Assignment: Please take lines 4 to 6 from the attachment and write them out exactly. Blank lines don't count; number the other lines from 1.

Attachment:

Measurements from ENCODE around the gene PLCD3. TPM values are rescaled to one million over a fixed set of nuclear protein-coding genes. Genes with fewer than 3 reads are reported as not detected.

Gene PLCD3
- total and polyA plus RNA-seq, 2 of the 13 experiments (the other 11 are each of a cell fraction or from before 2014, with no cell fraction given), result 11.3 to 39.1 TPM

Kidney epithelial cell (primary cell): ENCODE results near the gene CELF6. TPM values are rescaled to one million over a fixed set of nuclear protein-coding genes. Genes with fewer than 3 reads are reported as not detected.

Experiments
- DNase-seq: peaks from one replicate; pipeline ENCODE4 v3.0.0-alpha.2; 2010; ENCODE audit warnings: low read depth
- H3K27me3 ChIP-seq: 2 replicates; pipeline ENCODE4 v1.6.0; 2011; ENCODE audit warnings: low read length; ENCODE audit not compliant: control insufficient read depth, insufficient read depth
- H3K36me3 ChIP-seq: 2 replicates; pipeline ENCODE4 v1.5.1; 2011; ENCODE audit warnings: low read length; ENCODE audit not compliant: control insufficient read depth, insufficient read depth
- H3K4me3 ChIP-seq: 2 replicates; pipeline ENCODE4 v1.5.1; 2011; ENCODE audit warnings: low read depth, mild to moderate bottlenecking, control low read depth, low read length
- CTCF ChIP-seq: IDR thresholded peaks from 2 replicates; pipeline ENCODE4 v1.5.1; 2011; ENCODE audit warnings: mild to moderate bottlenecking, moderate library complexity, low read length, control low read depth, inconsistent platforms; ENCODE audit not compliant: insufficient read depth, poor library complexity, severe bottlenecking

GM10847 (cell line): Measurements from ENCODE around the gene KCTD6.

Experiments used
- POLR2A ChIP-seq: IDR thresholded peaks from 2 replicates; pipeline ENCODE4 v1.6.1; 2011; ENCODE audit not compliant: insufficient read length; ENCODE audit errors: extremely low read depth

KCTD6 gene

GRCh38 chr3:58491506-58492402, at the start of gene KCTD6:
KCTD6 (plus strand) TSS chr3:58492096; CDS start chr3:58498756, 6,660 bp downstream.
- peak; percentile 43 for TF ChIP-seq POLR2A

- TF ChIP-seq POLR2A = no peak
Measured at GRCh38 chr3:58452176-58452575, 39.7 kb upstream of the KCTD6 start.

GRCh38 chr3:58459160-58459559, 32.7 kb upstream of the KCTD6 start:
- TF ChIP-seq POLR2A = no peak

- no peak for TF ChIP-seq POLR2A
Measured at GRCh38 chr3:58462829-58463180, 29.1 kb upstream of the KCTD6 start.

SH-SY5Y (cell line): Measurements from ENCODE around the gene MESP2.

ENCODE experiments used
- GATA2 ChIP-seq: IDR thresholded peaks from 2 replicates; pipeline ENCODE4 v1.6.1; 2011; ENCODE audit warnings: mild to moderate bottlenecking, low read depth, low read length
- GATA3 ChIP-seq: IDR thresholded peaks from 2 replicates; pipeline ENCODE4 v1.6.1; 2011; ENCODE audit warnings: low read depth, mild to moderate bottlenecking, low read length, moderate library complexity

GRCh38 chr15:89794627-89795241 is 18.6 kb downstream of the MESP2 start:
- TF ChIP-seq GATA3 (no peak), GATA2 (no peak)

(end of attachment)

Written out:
Kidney epithelial cell (primary cell): ENCODE results near the gene CELF6. TPM values are rescaled to one million over a fixed set of nuclear protein-coding genes. Genes with fewer than 3 reads are reported as not detected.

Experiments
- DNase-seq: peaks from one replicate; pipeline ENCODE4 v3.0.0-alpha.2; 2010; ENCODE audit warnings: low read depth